A Guy Was Executed in Missouri in 2005 for the Murder of a Police Officer

A Guy Was Executed in Missouri: A guy from Missouri who was found guilty of ambushing and killing a police officer in the St. Louis region, whom he held responsible for the loss of his younger brother, has been put to death.

A Person Was Put to Death in Missouri

A Missouri man was hanged Tuesday night for ambushing and killing a St. Louis police officer he blamed for his brother’s death. Kevin Johnson, 37, died from a pentobarbital injection at Bonne Terre State Prison. The state’s second execution this year and the 17th overall. Two additional executions are set in Missouri for the first few weeks of 2023.

Johnson’s defenders didn’t contest that he killed Officer William McEntee in 2005, but said he was sentenced to death in part because he is Black. The Supreme Court and Republican Gov. Mike Parson did not stop the execution. Johnson didn’t say goodbye before the fatal medication. Johnson’s execution was Missouri’s first with a witness. His spiritual counselor, the Rev. Darryl Gray, sat by his side. The men whispered gently until the medicine was delivered. Gray read the Bible while Johnson closed his eyes. Within seconds, all movement ended. Gray, a St. Louis racial justice activist, read or prayed while caressing Johnson’s shoulder.

“We read scripture and had a word of prayer,” Gray added. “He apologized. He apologized. He apologized to his family. He was excited to see his infant sibling. And he replied he was ready.” McEntee, 43, was a 20-year veteran of the police force in Kirkwood, a St. Louis suburb. He served Johnson’s arrest warrant on July 5, 2005, at his residence. Police claimed Johnson breached probation for abusing his girlfriend.

Johnson awakened his 12-year-old brother, Joseph “Bam Bam” Long, who fled to a neighboring residence. A congenital heart defect-afflicted kid fainted and had a seizure. Johnson testified at trial that McEntee blocked his mother from entering the house to rescue his brother, who died a short time later at a hospital.

McEntee returned to the neighborhood that night to investigate unrelated fireworks reports. The Missouri attorney general’s office said Johnson shot McEntee through the open passenger-side window as he was interviewing three youngsters. Teenage survivor. Johnson took McEntee’s pistol in the vehicle.

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A Guy Was Executed in Missouri
The court document claimed Johnson walked down the street and informed his mother that McEntee “let my brother die” and “needs to know what it feels like to die.” Johnson returned to the gunshot scene and discovered McEntee alive, kneeling beside the patrol car, despite her protests. Johnson shot McEntee in the back and the head, killing him. After Tuesday’s execution, Mary McEntee said Johnson was “judge, juror, and executioner” in her husband’s death.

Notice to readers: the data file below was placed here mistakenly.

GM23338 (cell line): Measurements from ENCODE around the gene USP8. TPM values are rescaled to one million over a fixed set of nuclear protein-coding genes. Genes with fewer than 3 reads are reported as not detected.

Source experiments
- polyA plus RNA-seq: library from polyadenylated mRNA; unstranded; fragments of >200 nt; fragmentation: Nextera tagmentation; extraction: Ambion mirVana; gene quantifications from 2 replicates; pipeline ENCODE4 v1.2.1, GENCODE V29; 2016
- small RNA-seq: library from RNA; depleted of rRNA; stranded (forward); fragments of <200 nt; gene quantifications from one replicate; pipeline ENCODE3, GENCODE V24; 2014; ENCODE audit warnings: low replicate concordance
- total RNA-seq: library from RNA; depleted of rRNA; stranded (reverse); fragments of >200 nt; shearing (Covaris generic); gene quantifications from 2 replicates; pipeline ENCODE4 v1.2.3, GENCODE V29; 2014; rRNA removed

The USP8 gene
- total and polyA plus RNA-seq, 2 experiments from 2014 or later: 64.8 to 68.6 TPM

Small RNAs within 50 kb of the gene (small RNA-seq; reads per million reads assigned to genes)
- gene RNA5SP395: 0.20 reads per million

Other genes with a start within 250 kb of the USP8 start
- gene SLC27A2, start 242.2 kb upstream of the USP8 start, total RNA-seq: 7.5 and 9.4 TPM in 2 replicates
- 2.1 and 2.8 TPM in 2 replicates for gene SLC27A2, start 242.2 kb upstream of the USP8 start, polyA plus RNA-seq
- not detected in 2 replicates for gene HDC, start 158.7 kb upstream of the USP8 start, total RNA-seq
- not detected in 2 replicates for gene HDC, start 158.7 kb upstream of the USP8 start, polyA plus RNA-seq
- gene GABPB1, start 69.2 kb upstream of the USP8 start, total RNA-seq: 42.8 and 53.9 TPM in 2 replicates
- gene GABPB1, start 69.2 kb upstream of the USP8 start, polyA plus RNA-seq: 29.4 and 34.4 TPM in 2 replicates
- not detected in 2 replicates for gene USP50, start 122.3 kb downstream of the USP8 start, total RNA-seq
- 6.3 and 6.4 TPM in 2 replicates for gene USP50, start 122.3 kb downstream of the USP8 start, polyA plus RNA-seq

“Bill was slain on his hands and knees in front of strangers, the people he dedicated his life to,” Mary McEntee said. Johnson’s attorneys have sought the courts to intervene for various grounds, including a history of mental illness and his age – 19 — at the time of the crime. Courts have gradually moved away from sentencing minor criminals to death since the Supreme Court in 2005 barred the execution of offenders who were younger than 18 at the time of their offense.

But a larger concentration of appeals alleging racial prejudice. Judge Mary Elizabeth Ott appointed a special prosecutor in October. This month, special prosecutor E.E. Keenan submitted a request to invalidate the death sentence, claiming race was a “decisive element.”

Ott refused to stop the execution, and Missouri and U.S. Supreme Court appeals were denied. Keenan’s court petition stated former St. Louis County Prosecutor Bob McCulloch’s office handled five cases involving the deaths of police officers during his 28 years in office. McCulloch sought the death sentence in the four instances involving Black defendants but did not pursue execution in the one case where the defendant was white, the file showed.

McCulloch, whose father was a police officer who died in the line of duty, observed the execution. “It’s been long delayed, but justice has been served,” McCulloch said. Khorry Ramey, Johnson’s 19-year-old daughter, wanted to see the execution, but state law bans under-21s from doing so. Courts declined to intervene on Ramey’s behalf. Ramey was allowed to speak with her father hours before the execution, said Karen Pojmann, spokesman for the Missouri Department of Corrections.

The U.S. had 98 executions in 1999 but the number declined drastically in the following years. Missouri already has two slated for early 2023. Convicted killer Scott McLaughlin is due to die on Jan. 3, while convicted killer Leonard Taylor’s execution is set for Feb. 7.

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